Bringing Laptops to the Third World
BackBy Daniel Margolis — December 2007
In First World nations such as the United States and the United Kingdom, computers are ubiquitous in schools and have been for some time.
In Third World nations, however, this does not yet hold true — students in developing countries might complete an academic career without much or any interaction with a computer, putting these nations at a tremendous disadvantage in competing globally in the digital age.
Nicholas Negroponte, Massachusetts Institute of Technology Media Laboratory chairman emeritus, is acting to change this with his One Laptop per Child program, which launched more than two years ago. It has since been established as an independent nonprofit.
One Laptop per Child has developed a machine called the XO, billed as a “$100 laptop.” The organization is acting to put the XO in the hands of children in developing countries such as Argentina, Brazil, Libya, Nigeria, Pakistan, Thailand and Uruguay. Each country gets versions programmed specifically to its native languages.
Manufactured by Quanta Computer Inc., the XO is a small, white unit with a green keyboard and framework, and it comes with a manually operated battery charger. When turned on, users are greeted by a screen with a stick figure icon in its center, which represents themselves. The figure is surrounded by a ring populated with icons for programs running on the machine. In this way, the XO’s operating system escapes the enforcement of a computer organized by files and folders. In fact, the machine has no hard drive.
It does, however, feature three USB ports and headphone and microphone jacks, as well as an internal microphone and dual internal speakers. The keyboard is a sealed rubber membrane, accompanied by a touchpad and cursor-control keys.
Because it’s intended for use by students who might be having their first experience with a computer when they pick it up, it’s designed to function as an organized presentation of programs as tools for learning, creating and communicating rather than merely working.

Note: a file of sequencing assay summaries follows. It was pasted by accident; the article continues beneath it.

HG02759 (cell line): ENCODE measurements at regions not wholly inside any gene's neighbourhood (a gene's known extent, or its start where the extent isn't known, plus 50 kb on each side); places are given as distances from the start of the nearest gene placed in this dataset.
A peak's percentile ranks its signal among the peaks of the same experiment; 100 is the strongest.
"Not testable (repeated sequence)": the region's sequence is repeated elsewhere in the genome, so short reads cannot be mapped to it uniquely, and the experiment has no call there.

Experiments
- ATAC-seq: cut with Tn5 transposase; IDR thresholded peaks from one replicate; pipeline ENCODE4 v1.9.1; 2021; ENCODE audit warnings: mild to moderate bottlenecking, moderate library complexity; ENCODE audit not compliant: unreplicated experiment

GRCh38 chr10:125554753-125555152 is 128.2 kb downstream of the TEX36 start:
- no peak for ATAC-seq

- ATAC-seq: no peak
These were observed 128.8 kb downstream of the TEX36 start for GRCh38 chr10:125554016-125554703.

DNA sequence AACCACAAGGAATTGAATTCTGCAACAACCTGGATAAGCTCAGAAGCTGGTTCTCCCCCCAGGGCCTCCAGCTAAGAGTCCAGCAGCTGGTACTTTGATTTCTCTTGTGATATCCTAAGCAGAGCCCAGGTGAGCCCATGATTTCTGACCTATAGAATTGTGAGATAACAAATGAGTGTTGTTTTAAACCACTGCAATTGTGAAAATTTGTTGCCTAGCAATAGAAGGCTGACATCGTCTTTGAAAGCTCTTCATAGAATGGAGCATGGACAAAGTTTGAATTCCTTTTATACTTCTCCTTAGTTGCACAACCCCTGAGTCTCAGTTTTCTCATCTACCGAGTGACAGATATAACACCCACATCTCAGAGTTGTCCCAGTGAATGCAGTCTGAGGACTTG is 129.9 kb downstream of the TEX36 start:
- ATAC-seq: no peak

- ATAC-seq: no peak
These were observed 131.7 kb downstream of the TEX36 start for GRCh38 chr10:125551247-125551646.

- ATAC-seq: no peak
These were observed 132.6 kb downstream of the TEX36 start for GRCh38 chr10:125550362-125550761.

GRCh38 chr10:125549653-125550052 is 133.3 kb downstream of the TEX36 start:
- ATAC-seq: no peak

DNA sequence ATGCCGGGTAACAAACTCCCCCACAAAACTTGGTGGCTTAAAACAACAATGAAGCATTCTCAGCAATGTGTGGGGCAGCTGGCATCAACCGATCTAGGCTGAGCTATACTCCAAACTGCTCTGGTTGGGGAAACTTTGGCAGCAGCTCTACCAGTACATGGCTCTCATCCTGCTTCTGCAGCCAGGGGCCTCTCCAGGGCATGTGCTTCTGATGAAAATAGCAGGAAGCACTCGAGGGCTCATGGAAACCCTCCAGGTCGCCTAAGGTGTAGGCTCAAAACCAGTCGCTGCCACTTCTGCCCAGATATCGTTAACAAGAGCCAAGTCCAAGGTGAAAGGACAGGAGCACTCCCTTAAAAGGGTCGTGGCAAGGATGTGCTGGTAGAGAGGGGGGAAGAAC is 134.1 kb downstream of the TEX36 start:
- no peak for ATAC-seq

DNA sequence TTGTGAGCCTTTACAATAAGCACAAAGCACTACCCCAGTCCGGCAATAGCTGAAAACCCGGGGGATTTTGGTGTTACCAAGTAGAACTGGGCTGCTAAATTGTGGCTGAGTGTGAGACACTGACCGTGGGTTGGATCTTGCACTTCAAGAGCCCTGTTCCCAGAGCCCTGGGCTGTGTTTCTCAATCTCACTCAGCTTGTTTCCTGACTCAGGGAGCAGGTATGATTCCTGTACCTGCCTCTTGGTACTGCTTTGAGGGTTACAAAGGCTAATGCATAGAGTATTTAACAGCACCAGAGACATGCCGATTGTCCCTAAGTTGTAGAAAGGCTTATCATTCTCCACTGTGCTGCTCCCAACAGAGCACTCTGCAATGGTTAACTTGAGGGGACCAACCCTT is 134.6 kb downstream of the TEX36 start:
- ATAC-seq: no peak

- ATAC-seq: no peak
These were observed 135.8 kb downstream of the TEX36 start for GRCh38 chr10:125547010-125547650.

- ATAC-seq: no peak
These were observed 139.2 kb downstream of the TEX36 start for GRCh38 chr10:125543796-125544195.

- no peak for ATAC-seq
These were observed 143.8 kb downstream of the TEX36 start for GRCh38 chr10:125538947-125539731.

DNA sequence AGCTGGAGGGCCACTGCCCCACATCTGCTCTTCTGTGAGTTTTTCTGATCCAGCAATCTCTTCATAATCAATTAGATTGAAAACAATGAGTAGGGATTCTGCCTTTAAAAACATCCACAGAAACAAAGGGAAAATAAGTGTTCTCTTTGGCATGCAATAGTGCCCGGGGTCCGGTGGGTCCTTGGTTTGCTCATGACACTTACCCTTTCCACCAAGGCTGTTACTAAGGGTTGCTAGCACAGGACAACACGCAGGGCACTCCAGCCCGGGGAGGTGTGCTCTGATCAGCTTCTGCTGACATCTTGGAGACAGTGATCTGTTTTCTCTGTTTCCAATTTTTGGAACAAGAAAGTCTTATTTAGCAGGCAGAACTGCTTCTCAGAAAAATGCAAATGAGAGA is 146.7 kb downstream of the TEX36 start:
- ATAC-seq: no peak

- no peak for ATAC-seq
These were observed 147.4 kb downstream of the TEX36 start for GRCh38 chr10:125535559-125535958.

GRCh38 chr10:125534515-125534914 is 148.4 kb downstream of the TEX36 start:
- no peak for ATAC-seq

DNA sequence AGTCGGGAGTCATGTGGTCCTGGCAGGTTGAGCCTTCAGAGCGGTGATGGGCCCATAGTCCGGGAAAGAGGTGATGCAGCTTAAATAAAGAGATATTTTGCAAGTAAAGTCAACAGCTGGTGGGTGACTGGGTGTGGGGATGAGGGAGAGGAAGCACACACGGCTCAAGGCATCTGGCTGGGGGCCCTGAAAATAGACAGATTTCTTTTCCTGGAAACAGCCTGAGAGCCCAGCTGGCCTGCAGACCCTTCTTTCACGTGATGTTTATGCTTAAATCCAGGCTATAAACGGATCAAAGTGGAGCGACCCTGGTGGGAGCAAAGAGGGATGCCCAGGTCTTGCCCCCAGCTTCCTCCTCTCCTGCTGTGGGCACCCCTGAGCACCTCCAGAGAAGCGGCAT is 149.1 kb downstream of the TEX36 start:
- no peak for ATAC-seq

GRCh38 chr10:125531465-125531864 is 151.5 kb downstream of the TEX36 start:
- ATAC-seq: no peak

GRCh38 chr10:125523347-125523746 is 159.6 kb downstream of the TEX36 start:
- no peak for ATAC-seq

Toward that end, the XO is Wi-Fi interactive. During classroom operation, end-users see other stick figures in different colors appearing on their screen, which represent other students in the vicinity. Moving the computer’s cursor to these figures produces students’ profiles, and from there, they can chat or work together on projects.
On One Laptop per Child’s Web site (www.laptop.org), Negroponte discusses why it is important for students in developing countries to have their own computers.
“One does not think of community pencils — kids have their own,” Negroponte stated. “They are tools to think with, sufficiently inexpensive to be used for work and play, drawing, writing and mathematics.”
A computer, Negroponte points out, is the same thing but far more powerful.
“Laptops are both a window and a tool, a window into the world and a tool with which to think,” he stated. “They are a wonderful way for all
children to learn through independent interaction and exploration.”
Ninety percent of the XO’s programming was taken from code available in the open-source community, which is one of the reasons the machine’s cost is so low.
Chris Blizzard of Red Hat Inc. served as lead software integrator on the project, and he said he doesn’t think One Laptop per Child would have been possible without the availability of open-source software.
“Open-source software has enabled more and more people to participate in IT all over the globe,” Blizzard said. “These technologies are used from San Francisco to Singapore to Mumbai because anyone can acquire and use it without permission. It’s possible that One Laptop per Child could start to move that from the back office into people’s homes.”
– Daniel Margolis, email@example.com